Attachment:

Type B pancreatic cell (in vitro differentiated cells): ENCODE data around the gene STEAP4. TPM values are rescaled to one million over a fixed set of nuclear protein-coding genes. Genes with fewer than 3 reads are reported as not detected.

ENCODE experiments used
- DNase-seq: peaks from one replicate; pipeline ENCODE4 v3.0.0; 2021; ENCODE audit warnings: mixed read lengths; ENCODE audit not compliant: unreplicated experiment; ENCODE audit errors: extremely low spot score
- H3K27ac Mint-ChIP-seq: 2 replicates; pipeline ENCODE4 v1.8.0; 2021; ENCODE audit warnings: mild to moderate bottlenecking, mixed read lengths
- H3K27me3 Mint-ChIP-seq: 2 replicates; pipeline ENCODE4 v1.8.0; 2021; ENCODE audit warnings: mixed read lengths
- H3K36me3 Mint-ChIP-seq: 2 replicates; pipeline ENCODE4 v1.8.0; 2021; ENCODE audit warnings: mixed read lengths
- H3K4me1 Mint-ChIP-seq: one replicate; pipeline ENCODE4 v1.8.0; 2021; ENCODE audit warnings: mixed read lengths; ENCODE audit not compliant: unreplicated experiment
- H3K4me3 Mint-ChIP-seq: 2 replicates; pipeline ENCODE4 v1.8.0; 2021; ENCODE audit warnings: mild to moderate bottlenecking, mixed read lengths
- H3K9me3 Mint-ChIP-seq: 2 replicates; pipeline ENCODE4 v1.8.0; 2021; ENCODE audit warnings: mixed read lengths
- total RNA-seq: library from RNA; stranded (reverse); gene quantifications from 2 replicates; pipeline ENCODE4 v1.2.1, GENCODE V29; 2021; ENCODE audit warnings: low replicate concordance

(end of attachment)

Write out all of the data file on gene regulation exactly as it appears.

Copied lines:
Type B pancreatic cell (in vitro differentiated cells): ENCODE data around the gene STEAP4. TPM values are rescaled to one million over a fixed set of nuclear protein-coding genes. Genes with fewer than 3 reads are reported as not detected.

ENCODE experiments used
- DNase-seq: peaks from one replicate; pipeline ENCODE4 v3.0.0; 2021; ENCODE audit warnings: mixed read lengths; ENCODE audit not compliant: unreplicated experiment; ENCODE audit errors: extremely low spot score
- H3K27ac Mint-ChIP-seq: 2 replicates; pipeline ENCODE4 v1.8.0; 2021; ENCODE audit warnings: mild to moderate bottlenecking, mixed read lengths
- H3K27me3 Mint-ChIP-seq: 2 replicates; pipeline ENCODE4 v1.8.0; 2021; ENCODE audit warnings: mixed read lengths
- H3K36me3 Mint-ChIP-seq: 2 replicates; pipeline ENCODE4 v1.8.0; 2021; ENCODE audit warnings: mixed read lengths
- H3K4me1 Mint-ChIP-seq: one replicate; pipeline ENCODE4 v1.8.0; 2021; ENCODE audit warnings: mixed read lengths; ENCODE audit not compliant: unreplicated experiment
- H3K4me3 Mint-ChIP-seq: 2 replicates; pipeline ENCODE4 v1.8.0; 2021; ENCODE audit warnings: mild to moderate bottlenecking, mixed read lengths
- H3K9me3 Mint-ChIP-seq: 2 replicates; pipeline ENCODE4 v1.8.0; 2021; ENCODE audit warnings: mixed read lengths
- total RNA-seq: library from RNA; stranded (reverse); gene quantifications from 2 replicates; pipeline ENCODE4 v1.2.1, GENCODE V29; 2021; ENCODE audit warnings: low replicate concordance